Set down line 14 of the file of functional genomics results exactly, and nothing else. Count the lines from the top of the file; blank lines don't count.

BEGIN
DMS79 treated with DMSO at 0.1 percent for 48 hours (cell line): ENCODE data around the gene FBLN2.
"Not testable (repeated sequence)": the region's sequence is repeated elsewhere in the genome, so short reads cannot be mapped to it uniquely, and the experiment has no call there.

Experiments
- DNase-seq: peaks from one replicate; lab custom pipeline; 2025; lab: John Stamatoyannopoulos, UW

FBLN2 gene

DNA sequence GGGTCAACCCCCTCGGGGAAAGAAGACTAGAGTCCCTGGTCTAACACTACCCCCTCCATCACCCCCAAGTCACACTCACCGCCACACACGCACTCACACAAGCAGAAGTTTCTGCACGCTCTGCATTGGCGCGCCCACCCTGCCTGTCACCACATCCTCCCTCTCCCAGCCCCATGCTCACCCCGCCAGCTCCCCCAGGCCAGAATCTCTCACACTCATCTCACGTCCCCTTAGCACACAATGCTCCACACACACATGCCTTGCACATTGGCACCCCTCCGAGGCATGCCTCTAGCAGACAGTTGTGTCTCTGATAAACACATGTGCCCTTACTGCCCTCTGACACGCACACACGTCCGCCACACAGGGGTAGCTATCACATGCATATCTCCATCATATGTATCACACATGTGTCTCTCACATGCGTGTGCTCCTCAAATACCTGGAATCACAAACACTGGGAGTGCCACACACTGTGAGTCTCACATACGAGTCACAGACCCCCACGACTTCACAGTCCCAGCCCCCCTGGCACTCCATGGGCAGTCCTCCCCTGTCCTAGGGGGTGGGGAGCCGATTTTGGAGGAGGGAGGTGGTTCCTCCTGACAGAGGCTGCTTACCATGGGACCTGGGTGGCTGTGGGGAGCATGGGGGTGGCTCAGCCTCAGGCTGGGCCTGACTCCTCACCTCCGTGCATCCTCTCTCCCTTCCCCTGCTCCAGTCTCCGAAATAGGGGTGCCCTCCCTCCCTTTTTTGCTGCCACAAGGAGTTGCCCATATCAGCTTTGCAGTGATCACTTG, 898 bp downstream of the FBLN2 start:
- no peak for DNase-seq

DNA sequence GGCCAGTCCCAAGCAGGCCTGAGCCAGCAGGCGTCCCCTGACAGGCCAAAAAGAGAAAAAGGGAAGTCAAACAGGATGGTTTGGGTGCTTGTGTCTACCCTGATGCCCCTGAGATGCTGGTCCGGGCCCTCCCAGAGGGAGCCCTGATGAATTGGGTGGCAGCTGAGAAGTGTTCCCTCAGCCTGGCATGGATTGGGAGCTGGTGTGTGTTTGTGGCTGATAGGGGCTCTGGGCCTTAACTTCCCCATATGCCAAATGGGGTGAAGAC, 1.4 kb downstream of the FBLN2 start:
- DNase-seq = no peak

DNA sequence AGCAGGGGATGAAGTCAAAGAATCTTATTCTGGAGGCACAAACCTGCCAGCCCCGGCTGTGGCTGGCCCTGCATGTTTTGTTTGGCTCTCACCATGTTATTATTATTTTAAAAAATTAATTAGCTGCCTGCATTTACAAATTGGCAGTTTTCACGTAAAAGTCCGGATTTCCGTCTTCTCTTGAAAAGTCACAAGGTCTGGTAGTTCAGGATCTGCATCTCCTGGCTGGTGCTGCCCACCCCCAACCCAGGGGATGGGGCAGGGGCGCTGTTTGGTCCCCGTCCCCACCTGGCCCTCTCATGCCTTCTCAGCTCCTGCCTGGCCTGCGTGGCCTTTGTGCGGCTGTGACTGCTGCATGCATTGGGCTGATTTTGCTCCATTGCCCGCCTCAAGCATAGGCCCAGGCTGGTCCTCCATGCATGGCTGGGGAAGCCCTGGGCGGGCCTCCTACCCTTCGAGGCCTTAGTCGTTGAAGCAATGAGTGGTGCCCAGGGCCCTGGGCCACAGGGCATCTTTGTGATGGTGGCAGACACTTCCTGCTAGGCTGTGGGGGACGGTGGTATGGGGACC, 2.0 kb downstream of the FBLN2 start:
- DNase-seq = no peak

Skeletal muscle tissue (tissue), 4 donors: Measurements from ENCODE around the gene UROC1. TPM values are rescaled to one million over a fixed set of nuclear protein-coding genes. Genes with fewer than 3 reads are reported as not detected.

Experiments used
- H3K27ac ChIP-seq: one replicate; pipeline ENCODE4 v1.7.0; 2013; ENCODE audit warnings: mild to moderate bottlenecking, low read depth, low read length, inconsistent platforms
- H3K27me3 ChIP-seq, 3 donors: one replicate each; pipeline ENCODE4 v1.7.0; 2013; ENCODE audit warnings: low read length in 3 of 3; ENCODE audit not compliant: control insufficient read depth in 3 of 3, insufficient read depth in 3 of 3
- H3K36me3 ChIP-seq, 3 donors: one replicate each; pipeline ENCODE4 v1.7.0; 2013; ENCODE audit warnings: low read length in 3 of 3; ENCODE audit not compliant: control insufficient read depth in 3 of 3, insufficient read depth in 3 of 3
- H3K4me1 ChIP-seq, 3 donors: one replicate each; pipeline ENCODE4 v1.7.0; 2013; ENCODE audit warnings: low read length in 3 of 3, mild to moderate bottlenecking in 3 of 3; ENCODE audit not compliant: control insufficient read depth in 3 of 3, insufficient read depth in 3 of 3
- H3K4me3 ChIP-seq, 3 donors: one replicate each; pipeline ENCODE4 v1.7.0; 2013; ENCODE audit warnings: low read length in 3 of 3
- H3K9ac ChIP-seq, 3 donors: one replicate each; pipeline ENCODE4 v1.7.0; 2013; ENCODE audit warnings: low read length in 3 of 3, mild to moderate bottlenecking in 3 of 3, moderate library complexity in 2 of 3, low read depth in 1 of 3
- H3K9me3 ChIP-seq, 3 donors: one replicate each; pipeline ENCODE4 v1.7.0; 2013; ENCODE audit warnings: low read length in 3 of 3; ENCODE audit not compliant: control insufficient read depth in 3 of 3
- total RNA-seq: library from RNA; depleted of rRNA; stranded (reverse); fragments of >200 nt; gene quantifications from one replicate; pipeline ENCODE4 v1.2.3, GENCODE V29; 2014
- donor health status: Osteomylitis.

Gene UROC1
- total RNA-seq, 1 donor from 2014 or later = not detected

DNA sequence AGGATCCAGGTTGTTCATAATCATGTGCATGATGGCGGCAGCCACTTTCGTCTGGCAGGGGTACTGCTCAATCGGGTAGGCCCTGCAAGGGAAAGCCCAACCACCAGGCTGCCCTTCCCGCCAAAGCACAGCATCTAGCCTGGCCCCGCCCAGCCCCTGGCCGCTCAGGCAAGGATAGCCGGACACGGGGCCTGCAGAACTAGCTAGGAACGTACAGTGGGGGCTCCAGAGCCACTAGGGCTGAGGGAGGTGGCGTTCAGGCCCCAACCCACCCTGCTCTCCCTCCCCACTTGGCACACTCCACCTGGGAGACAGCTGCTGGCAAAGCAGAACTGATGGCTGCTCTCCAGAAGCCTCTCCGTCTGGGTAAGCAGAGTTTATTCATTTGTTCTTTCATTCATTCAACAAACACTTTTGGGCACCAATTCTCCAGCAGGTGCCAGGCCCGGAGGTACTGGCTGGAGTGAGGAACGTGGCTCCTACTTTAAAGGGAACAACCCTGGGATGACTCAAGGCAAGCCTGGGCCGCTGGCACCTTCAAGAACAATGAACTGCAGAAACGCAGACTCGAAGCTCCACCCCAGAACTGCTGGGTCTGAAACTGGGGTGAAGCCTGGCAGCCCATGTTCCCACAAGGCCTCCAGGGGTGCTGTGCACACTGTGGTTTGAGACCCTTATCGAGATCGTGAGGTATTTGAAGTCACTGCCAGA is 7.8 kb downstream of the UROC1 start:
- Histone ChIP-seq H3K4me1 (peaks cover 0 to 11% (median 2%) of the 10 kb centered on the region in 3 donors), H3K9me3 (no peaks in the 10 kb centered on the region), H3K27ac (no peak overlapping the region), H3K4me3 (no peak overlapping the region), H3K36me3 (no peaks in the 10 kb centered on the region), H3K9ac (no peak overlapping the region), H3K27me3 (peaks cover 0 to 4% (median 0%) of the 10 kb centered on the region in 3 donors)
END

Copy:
- H3K27ac ChIP-seq: one replicate; pipeline ENCODE4 v1.7.0; 2013; ENCODE audit warnings: mild to moderate bottlenecking, low read depth, low read length, inconsistent platforms